When I visited Darfur in January 2005, I noticed that what was happening there was exactly like what had happened in my country, Rwanda, between 1990 and '94. As the genocide raged in Rwanda, the rest of the world turned a blind eye. There was no help from the international community, and no hope. When I heard that people like Mia Farrow were standing up for the people in Darfur, it gave me hope.
During those troubled times, when I was working at the Mille Collines Hotel in Kigali, doing what I could to help the people there from becoming the genocide's next victims, I desperately hoped for someone in the outside world to pay attention to our plight. Farrow, 63, is that someone for the people of Darfur, especially the children.
She is saving people who have lost everything. People without food, without water. Children without schools, children without parents. Women who have lost their homes, women who cannot gather firewood without being raped by the janjaweed militia.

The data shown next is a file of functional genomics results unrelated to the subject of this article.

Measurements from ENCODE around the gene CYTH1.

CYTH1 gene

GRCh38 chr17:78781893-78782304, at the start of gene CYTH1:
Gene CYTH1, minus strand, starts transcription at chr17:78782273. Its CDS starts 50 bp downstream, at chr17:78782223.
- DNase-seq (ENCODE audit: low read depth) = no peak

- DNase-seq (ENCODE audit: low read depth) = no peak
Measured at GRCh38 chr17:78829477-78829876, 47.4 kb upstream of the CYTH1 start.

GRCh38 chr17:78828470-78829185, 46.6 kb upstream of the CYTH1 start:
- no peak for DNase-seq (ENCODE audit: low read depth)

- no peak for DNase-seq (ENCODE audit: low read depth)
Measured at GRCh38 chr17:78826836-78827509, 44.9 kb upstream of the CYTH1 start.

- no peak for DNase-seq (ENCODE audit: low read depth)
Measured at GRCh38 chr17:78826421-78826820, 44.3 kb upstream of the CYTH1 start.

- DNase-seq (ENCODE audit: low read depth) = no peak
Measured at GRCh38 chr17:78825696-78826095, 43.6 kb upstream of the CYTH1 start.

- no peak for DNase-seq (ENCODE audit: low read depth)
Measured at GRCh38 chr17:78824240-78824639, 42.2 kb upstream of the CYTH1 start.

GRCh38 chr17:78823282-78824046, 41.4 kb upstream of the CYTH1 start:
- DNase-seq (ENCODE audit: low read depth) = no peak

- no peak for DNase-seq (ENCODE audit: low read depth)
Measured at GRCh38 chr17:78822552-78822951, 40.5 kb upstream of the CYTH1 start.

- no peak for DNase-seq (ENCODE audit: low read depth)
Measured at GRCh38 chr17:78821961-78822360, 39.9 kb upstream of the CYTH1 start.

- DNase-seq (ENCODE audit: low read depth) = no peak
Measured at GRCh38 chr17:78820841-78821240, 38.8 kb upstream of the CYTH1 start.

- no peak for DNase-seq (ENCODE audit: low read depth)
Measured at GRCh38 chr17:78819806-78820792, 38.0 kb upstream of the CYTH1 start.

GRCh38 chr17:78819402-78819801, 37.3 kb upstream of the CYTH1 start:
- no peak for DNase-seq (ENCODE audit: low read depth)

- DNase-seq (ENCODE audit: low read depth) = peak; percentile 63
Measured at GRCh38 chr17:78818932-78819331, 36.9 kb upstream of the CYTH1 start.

For her work on behalf of these people, for her many years of hard work as a UNICEF goodwill ambassador, for her efforts to get China and the rest of the world to stop supporting the government of Sudan and to pay attention to the genocide in Darfur, I salute her.
At a time in her life when many would be resting on their laurels, Farrow has chosen the path of activism by championing those who are most in need. Her humanitarian work sets a shining example for what each of us can do in our own lives to change the world.
Rusesabagina helped save 1,268 Rwandans at his hotel during the genocide
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